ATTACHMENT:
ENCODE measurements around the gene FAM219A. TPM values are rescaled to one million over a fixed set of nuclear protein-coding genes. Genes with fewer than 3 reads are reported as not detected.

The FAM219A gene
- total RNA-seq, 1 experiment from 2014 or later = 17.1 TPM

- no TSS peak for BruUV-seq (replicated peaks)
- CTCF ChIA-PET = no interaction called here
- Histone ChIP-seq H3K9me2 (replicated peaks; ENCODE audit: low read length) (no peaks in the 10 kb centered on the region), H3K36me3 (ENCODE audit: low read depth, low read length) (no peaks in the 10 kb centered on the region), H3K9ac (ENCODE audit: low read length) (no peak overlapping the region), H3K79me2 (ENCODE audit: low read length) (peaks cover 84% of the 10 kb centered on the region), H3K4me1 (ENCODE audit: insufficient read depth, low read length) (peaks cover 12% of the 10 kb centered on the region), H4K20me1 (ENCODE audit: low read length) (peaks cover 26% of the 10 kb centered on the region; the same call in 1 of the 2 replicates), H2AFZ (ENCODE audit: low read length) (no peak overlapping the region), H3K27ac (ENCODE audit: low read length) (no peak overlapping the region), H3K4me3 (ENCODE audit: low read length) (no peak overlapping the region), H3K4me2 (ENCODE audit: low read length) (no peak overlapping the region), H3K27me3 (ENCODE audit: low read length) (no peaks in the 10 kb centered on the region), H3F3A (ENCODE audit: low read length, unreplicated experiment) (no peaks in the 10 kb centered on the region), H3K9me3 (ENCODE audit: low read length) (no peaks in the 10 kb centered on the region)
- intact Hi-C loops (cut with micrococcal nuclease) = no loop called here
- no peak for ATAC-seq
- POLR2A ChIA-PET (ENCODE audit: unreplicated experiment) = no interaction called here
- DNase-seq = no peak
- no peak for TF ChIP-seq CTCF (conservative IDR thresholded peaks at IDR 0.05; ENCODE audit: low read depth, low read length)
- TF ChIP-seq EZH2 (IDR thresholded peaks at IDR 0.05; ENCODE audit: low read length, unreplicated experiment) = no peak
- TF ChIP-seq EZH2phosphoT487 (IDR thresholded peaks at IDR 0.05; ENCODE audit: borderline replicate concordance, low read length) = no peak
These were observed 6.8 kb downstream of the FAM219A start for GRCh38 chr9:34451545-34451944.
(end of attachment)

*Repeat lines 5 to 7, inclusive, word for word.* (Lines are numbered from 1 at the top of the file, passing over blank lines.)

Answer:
- CTCF ChIA-PET = no interaction called here
- Histone ChIP-seq H3K9me2 (replicated peaks; ENCODE audit: low read length) (no peaks in the 10 kb centered on the region), H3K36me3 (ENCODE audit: low read depth, low read length) (no peaks in the 10 kb centered on the region), H3K9ac (ENCODE audit: low read length) (no peak overlapping the region), H3K79me2 (ENCODE audit: low read length) (peaks cover 84% of the 10 kb centered on the region), H3K4me1 (ENCODE audit: insufficient read depth, low read length) (peaks cover 12% of the 10 kb centered on the region), H4K20me1 (ENCODE audit: low read length) (peaks cover 26% of the 10 kb centered on the region; the same call in 1 of the 2 replicates), H2AFZ (ENCODE audit: low read length) (no peak overlapping the region), H3K27ac (ENCODE audit: low read length) (no peak overlapping the region), H3K4me3 (ENCODE audit: low read length) (no peak overlapping the region), H3K4me2 (ENCODE audit: low read length) (no peak overlapping the region), H3K27me3 (ENCODE audit: low read length) (no peaks in the 10 kb centered on the region), H3F3A (ENCODE audit: low read length, unreplicated experiment) (no peaks in the 10 kb centered on the region), H3K9me3 (ENCODE audit: low read length) (no peaks in the 10 kb centered on the region)
- intact Hi-C loops (cut with micrococcal nuclease) = no loop called here